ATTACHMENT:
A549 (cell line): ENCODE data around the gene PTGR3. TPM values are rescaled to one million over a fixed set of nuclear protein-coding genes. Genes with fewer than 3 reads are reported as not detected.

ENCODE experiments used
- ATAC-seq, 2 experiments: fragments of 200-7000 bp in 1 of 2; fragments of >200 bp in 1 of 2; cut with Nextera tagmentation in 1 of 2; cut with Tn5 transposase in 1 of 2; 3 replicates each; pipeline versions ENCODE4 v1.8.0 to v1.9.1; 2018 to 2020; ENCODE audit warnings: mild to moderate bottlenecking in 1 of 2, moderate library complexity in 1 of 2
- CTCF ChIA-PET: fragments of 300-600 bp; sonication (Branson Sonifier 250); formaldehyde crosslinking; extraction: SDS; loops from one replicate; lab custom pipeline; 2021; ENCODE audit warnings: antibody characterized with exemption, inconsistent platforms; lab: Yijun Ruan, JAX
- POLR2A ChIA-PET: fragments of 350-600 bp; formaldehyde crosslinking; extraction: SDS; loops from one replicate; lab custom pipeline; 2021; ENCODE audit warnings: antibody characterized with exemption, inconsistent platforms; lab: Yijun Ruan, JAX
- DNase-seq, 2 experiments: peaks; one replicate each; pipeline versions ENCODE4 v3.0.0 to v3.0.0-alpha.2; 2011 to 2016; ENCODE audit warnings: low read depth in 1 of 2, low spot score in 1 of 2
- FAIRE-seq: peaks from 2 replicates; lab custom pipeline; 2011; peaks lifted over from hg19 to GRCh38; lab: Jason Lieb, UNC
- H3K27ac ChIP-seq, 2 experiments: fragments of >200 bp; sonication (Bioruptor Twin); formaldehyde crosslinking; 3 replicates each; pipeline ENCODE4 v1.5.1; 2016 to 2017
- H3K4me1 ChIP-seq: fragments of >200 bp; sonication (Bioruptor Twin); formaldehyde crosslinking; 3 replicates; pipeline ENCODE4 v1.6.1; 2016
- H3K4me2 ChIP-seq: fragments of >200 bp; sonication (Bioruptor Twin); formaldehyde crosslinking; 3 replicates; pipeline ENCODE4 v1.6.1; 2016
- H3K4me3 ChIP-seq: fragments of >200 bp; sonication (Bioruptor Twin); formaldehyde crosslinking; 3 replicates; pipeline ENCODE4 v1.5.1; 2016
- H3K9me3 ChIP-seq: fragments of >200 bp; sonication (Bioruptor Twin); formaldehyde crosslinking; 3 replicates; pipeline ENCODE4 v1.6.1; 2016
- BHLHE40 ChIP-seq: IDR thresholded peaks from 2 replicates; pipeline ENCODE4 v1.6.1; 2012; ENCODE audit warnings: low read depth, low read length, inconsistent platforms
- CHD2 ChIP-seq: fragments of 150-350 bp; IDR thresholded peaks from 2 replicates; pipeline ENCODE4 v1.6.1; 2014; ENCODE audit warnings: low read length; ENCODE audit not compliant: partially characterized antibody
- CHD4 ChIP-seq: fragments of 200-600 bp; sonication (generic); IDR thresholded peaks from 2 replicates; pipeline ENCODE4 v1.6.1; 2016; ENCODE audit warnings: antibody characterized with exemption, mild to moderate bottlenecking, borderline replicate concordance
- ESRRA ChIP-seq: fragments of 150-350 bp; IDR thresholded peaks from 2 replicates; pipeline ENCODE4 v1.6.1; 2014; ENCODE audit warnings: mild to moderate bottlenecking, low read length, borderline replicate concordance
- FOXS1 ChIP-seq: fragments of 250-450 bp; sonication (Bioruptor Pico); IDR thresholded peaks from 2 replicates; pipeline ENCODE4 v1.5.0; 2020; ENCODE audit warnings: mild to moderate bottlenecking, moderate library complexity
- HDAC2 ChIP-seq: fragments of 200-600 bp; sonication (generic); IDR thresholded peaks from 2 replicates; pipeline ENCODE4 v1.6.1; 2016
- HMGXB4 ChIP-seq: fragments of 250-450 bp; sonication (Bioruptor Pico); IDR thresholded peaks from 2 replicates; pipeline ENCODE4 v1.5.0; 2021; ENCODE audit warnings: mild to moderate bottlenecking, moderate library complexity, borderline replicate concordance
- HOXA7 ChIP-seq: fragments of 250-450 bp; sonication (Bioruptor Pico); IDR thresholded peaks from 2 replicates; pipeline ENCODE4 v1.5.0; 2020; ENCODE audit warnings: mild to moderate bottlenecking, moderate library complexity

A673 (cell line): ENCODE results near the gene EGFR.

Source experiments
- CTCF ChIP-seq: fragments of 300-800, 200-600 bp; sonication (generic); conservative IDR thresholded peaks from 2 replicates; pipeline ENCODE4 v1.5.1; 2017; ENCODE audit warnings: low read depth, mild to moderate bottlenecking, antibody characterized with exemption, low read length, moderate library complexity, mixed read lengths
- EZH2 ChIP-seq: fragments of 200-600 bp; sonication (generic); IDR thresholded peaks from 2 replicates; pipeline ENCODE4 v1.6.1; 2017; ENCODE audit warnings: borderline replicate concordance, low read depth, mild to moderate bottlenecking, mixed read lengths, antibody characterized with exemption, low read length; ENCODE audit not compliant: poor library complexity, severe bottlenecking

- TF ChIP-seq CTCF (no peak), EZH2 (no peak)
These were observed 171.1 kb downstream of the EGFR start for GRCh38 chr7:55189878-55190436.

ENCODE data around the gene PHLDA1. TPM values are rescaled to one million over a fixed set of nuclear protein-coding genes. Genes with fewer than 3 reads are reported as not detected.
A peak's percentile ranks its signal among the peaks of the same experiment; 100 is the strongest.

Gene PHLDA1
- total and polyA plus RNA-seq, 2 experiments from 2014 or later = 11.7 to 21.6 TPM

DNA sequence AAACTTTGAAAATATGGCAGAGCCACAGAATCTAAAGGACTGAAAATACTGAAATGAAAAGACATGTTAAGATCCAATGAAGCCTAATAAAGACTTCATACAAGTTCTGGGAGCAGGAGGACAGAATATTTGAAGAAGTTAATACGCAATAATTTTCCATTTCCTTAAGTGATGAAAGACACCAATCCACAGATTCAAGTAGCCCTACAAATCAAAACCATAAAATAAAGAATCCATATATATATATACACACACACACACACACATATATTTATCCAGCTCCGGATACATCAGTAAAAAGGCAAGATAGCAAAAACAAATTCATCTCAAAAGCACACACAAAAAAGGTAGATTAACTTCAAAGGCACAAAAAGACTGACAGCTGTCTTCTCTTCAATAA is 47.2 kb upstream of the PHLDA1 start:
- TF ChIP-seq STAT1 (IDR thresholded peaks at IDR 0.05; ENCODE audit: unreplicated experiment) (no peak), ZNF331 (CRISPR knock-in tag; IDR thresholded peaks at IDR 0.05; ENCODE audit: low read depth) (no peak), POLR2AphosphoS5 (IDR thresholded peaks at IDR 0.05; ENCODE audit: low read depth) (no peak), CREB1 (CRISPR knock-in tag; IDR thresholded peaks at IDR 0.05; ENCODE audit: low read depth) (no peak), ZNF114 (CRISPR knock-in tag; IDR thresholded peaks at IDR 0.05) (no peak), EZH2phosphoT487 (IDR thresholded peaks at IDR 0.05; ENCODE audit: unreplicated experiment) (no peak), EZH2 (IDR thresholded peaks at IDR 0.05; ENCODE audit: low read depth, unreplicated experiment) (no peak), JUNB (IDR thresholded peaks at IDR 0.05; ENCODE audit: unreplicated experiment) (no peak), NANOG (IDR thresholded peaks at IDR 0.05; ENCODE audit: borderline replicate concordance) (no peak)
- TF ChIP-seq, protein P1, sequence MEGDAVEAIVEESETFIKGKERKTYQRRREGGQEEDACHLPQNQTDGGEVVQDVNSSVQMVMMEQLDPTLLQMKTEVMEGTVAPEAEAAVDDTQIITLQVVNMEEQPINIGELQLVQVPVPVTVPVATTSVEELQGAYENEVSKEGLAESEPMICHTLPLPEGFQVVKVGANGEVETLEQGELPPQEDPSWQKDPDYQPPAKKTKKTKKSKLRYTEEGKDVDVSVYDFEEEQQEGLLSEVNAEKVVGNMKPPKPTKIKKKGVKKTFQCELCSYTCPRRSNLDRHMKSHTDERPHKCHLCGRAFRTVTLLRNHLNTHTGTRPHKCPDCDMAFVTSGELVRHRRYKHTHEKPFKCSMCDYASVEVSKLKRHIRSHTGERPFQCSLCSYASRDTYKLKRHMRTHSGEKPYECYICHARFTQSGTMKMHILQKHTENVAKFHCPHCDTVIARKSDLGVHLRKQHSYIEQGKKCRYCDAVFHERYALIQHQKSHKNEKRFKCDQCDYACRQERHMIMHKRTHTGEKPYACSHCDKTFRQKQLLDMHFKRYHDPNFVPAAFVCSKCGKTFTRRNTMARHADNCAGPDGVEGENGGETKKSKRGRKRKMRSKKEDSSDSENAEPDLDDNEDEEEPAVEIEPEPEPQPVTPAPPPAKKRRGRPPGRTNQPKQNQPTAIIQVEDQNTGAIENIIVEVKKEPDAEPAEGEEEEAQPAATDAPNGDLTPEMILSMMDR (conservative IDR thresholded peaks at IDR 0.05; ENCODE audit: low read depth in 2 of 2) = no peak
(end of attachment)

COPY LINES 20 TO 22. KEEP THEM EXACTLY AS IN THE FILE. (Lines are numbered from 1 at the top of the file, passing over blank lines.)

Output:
- HOXA7 ChIP-seq: fragments of 250-450 bp; sonication (Bioruptor Pico); IDR thresholded peaks from 2 replicates; pipeline ENCODE4 v1.5.0; 2020; ENCODE audit warnings: mild to moderate bottlenecking, moderate library complexity

A673 (cell line): ENCODE results near the gene EGFR.

Source experiments